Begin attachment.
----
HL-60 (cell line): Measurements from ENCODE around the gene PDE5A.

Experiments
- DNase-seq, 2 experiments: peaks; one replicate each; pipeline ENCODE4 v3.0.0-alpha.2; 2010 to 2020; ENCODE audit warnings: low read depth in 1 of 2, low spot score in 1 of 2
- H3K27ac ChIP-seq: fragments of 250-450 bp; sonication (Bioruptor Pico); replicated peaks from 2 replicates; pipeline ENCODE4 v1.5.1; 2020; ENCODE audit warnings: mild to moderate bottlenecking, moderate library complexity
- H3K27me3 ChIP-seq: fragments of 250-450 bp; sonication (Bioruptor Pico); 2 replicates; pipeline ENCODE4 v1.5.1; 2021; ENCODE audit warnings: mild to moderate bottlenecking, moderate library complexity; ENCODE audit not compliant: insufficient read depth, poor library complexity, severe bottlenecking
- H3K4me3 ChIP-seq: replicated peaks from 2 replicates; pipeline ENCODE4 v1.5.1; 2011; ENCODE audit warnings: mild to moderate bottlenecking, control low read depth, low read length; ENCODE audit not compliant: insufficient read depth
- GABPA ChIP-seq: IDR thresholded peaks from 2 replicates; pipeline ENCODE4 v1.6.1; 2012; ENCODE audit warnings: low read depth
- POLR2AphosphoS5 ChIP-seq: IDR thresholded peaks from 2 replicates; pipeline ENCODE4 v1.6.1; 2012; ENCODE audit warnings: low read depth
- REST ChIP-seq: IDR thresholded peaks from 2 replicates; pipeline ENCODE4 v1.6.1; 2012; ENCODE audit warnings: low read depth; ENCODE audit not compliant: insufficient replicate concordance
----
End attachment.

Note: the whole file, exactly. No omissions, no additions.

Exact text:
HL-60 (cell line): Measurements from ENCODE around the gene PDE5A.

Experiments
- DNase-seq, 2 experiments: peaks; one replicate each; pipeline ENCODE4 v3.0.0-alpha.2; 2010 to 2020; ENCODE audit warnings: low read depth in 1 of 2, low spot score in 1 of 2
- H3K27ac ChIP-seq: fragments of 250-450 bp; sonication (Bioruptor Pico); replicated peaks from 2 replicates; pipeline ENCODE4 v1.5.1; 2020; ENCODE audit warnings: mild to moderate bottlenecking, moderate library complexity
- H3K27me3 ChIP-seq: fragments of 250-450 bp; sonication (Bioruptor Pico); 2 replicates; pipeline ENCODE4 v1.5.1; 2021; ENCODE audit warnings: mild to moderate bottlenecking, moderate library complexity; ENCODE audit not compliant: insufficient read depth, poor library complexity, severe bottlenecking
- H3K4me3 ChIP-seq: replicated peaks from 2 replicates; pipeline ENCODE4 v1.5.1; 2011; ENCODE audit warnings: mild to moderate bottlenecking, control low read depth, low read length; ENCODE audit not compliant: insufficient read depth
- GABPA ChIP-seq: IDR thresholded peaks from 2 replicates; pipeline ENCODE4 v1.6.1; 2012; ENCODE audit warnings: low read depth
- POLR2AphosphoS5 ChIP-seq: IDR thresholded peaks from 2 replicates; pipeline ENCODE4 v1.6.1; 2012; ENCODE audit warnings: low read depth
- REST ChIP-seq: IDR thresholded peaks from 2 replicates; pipeline ENCODE4 v1.6.1; 2012; ENCODE audit warnings: low read depth; ENCODE audit not compliant: insufficient replicate concordance